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13 Nov 2017: Vaishak Belle ( Edinburgh )
Decision-theoretic planning via probabilistic programming

We study planning in Markov decision processes involving discrete and continuous states and actions, and an unknown number of objects. Planning in such domains is notoriously challenging and often requires restrictive assumptions. We introduce HYPE: a sample-based planner for hybrid domains that is very general, which combines model-based approaches with state abstraction. Most significantly, the domains where such planners are deployed are usually very complex with deep structural and geometric constraints. HYPE is instantiated in a probabilistic programming language that allows compact codification of such constraints....
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11 Nov 2017: Hung Ngo ( stealth mode )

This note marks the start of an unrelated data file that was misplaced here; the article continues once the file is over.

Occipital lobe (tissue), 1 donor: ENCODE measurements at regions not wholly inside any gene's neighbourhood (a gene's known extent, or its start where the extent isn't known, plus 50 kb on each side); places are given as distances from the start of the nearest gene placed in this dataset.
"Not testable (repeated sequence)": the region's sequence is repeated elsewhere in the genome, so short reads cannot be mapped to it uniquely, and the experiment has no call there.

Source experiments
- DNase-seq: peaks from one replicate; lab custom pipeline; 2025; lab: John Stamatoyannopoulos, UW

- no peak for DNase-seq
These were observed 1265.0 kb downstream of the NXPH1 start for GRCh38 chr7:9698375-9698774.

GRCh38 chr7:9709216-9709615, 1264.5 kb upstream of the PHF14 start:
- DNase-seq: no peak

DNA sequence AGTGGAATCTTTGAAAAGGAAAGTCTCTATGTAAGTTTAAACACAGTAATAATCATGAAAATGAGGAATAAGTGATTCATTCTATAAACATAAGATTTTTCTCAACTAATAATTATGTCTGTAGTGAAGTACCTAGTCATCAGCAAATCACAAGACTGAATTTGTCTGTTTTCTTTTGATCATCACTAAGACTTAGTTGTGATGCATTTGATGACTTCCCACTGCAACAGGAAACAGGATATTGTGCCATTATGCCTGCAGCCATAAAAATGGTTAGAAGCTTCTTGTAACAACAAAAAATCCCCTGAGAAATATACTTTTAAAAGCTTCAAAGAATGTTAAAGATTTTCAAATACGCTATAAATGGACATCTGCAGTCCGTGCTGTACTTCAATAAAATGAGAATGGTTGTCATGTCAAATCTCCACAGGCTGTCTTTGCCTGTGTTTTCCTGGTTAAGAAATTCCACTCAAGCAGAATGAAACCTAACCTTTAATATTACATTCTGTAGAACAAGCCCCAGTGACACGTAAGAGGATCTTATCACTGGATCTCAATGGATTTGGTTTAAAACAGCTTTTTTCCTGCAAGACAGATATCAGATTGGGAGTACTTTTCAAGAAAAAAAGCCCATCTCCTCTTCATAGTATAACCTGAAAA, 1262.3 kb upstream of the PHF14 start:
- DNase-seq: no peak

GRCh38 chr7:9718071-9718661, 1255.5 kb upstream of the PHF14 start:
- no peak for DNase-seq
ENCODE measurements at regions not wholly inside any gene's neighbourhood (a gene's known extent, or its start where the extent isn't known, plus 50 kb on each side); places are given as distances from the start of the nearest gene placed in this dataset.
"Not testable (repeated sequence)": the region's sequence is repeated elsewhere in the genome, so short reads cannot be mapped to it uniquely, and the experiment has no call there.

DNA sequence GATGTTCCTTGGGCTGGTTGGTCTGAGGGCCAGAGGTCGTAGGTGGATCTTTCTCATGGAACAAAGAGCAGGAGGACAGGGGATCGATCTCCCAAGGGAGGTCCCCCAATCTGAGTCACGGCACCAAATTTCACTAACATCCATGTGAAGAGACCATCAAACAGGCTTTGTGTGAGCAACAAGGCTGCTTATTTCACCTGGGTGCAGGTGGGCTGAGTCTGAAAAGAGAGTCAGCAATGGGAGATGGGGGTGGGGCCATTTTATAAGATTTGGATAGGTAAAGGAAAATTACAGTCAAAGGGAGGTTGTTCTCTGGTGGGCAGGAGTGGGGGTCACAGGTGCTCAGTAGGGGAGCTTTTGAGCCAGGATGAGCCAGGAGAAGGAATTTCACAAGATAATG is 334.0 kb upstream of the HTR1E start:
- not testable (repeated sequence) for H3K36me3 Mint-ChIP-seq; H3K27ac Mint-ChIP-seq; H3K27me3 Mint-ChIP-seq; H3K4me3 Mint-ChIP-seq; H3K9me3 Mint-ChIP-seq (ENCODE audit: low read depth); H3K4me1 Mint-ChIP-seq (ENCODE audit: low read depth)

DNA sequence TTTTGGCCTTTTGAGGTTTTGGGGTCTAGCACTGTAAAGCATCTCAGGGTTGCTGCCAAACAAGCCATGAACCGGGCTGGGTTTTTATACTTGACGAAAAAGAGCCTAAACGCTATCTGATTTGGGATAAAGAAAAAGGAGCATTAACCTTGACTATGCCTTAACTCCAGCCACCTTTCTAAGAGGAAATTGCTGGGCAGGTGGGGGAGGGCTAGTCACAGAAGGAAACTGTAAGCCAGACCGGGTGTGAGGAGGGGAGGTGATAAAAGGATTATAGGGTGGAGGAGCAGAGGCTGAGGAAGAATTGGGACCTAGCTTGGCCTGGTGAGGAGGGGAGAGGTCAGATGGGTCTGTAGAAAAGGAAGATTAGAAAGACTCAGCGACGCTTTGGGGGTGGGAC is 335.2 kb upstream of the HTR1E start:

Shannon-type inequalities, submodular width, and disjunctive datalog

This talk overviews recent results on bounding the output size and on efficiently evaluating a disjunctive datalog rule, given input statistics such as relation sizes, functional dependencies, and degree bounds. These are the kind of statistics prevalent in database query evaluation, and our results apply to aggregate queries as well. The disjunctive datalog query evaluation problem is fairly general, as both conjunctive query evaluation and the basic constraint satisfaction problem are special cases. These new combinatorial and algorithmic results are built up on a fundamental connection between query evaluation and Shannon-type inequalities. It was observed in different contexts over the...
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11 Oct 2017: Shuai Li ( Cambridge )
Toward a Principled Framework for Clustering Techniques